Bonds

Bearish Signals for Gold?

For someone who uses the bond markets as important indicators to the macro analysis, I am the furthest thing from an astute bond trader and am certainly not a bond investor. This probably owes to the fact that my earliest (gold bug) training in the markets was with an eye toward the dangers of debt in a fiat driven system.

In other words, how could I take seriously the debt of a government hopelessly in multi-trillions of dollars in debt and adding to it all the time? That is what a bond as an investment is, a call on the debt of, in this case, a supposedly high quality entity (the US government). No thank you.

Though I am not well liked in some corners of the gold promotion err, analysis business, I consider myself today to be a full on gold bug just as I did 20 years ago. Nothing has changed because gold does not change. It has remained a steady literal and figurative rock within the financial system for years, decades and centuries. It’s what confidence in risk assets – including bonds – is measured by.

So I am not a bond investor and I am not going to put much effort into figuring out the best strategies to buy bonds directly. I am not looking to maximize income right now. I am looking to park cash, collect interest on it and wait. Government/Treasury money markets are paying a fine income at this time, unlike so many of the preceding years thanks to Ben Bernanke and his misguided (yup, I said it) financial adventures, which IMO have helped intensify the system’s innate vulnerabilities.

That mini screed aside, let’s take a look at a couple of important bond market signalers (the ‘real’ 10-year yield and the 10-2-year yield spread) and then discuss them in the Precious Metals segment, which obviously is front and center with respect to the implications of these indicators.

US Treasury 10-Yr Yield Chart

US Treasury 10-Yr Yield Curve Chart

Precious Metals

Each of the graphs above show very bearish signaling for gold. Okay, we’ve got the memo; the Fed is in complete control as it mops up the inflationary mess it was primary in spilling upon the world’s markets. These graphs reflect that. Gold is not for times when things appear well and normal with respect for the Fed intact, whether under an inflationary or disinflationary regime (which can included a pleasant ‘Goldilocks’ style economy).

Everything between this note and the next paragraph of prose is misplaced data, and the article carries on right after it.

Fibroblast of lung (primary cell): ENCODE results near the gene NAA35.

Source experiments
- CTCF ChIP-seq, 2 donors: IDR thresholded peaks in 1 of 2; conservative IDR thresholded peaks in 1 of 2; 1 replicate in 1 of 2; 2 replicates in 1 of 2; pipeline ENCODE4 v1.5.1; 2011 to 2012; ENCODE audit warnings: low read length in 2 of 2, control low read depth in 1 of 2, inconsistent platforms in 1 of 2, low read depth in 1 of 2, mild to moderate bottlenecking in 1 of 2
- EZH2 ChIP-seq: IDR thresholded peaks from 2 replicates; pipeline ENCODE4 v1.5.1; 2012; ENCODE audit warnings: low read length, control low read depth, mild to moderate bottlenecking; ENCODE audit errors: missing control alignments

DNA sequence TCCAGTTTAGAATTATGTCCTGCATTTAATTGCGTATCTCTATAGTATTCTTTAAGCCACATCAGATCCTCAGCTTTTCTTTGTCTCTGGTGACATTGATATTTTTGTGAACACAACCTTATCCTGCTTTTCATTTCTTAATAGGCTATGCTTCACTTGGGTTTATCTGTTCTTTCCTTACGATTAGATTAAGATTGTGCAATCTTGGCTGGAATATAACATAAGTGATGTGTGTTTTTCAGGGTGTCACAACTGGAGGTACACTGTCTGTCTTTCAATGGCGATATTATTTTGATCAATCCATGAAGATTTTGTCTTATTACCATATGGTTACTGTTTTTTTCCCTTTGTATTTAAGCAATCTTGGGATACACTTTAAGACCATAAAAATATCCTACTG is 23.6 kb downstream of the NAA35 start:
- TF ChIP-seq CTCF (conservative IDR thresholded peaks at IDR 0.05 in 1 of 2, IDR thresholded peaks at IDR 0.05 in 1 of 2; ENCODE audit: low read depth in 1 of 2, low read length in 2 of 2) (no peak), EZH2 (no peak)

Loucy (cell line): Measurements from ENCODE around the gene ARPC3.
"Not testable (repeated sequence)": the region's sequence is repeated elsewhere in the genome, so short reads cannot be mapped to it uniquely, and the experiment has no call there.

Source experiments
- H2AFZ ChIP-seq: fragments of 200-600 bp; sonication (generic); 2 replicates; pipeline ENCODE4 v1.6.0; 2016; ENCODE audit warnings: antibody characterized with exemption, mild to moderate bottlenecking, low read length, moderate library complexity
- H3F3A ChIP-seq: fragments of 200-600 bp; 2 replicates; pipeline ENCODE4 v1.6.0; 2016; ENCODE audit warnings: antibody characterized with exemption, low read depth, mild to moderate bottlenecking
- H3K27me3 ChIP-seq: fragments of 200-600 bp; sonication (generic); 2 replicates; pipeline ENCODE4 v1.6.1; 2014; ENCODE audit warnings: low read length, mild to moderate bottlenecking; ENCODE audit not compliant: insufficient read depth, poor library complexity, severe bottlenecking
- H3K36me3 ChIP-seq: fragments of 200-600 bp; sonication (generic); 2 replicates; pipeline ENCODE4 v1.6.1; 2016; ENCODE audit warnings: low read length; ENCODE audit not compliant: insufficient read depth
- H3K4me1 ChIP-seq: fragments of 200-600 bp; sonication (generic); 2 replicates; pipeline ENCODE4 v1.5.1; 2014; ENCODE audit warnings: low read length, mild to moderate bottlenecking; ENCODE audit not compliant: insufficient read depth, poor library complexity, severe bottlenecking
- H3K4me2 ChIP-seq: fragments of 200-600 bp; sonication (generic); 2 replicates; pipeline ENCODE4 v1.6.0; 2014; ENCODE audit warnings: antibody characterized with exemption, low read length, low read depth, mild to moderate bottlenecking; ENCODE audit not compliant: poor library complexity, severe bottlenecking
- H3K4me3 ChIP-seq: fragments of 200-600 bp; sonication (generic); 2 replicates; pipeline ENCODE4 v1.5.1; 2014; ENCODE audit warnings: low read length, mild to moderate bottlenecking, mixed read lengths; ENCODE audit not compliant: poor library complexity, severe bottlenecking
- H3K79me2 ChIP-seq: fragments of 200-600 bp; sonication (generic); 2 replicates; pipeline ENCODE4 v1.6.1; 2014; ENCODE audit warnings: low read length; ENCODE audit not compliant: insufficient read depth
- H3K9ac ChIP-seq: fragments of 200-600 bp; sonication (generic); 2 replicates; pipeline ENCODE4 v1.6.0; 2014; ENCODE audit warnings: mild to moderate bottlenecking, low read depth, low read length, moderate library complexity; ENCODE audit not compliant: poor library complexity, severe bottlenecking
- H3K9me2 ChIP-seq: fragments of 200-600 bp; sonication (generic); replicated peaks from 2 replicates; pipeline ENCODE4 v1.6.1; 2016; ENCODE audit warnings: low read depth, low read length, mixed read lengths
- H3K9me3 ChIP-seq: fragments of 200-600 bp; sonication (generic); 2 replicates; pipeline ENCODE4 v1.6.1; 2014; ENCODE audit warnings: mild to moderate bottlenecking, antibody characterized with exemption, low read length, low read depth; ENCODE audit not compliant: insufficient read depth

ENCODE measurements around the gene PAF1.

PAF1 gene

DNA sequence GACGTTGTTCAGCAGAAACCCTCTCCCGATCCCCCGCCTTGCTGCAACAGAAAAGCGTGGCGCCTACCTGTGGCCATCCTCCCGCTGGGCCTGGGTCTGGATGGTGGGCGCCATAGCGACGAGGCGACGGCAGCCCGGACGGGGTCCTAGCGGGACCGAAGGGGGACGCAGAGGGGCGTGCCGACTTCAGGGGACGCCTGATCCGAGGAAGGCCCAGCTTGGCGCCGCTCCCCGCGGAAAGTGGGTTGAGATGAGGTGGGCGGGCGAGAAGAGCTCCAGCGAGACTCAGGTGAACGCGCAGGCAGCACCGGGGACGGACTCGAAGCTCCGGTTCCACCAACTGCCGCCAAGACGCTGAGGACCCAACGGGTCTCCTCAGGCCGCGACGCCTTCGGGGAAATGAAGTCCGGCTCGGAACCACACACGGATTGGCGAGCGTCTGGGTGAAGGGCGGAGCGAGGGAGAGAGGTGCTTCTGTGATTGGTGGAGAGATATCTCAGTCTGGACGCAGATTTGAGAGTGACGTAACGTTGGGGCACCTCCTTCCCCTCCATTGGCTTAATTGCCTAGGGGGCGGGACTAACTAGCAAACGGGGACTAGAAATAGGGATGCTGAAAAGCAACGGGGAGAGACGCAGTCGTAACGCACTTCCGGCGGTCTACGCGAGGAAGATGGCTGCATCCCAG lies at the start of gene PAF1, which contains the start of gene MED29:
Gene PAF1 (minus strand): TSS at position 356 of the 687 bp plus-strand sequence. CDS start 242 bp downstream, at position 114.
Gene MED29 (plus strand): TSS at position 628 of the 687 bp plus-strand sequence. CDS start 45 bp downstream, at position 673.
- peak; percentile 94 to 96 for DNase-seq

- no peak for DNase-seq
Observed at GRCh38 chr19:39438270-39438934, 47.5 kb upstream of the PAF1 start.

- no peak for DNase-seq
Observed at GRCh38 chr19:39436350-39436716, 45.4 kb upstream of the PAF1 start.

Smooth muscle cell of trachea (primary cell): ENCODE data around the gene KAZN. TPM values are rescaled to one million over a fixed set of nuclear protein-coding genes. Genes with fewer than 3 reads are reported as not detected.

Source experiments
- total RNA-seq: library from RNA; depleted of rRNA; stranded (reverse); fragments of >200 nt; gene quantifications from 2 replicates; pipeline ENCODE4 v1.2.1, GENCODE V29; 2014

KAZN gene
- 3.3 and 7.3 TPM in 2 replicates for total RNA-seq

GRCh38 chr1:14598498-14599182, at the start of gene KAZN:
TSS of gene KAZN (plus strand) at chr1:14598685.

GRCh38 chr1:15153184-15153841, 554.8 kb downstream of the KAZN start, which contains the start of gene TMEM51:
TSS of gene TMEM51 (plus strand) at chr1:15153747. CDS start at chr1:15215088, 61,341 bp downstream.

Gold is for when things get off the hook and are perceived by a critical mass of the population as destructive (public mans the pitchforks and torches and sets about the Fed). In my opinion, we are on our way there pending the potential for a Q1-Q4 seasonal party to resume .

As to the charts above, the ‘real’ yield is making the same kind of topping structure it made earlier in the year before dropping, holding above zero and impulsively rising again. We have been noting how bearish this is for gold but also of late how such an extreme is positive for gold’s risk/reward relative to other assets.

The yield curve is another extreme, taking out all inversion lows since the early 1980s. I’ve marked up the graph to make the point that the last 3 inversions preceded economic recessions (shaded areas). As we’ve frequently noted, it’s not the inversion that brings the recession but the turn toward steepening. Those steepeners were deflationary.

The most recent steepener (2020 into 2021) was inflationary and I doubt the next one will be. Whenever it stops flattening and turns up a strong caution signal on the economy will be at hand.

The other steepening case on the graph is from the late 1970s into the 1980s. Hat tip to a subscriber for making me aware of this St. Louis Fed graph going back that far. What a volatile mess that inversion was. Noise aside, it resolved into two recessions and then a disinflationary bull phase for the economy and markets. It was something of an extended Goldilocks economy as gold was sent back into the desert for 20 years after its bull market blow out in 1980.

Interesting stuff, eh? I think we are in a different world than 1979-1983. Inflation was strong in the 70s and gold was an emblem of inflation protection. But as we have shown repeatedly in the decades since, that is not its primary utility, at least not in the modern era. Gold is going to be there when this mess falls apart. That’s my dogma, as it has been for 20 years.

On to the checklist of items to watch as the macro grinds out a turn, which I anticipate to favor gold in 2023.

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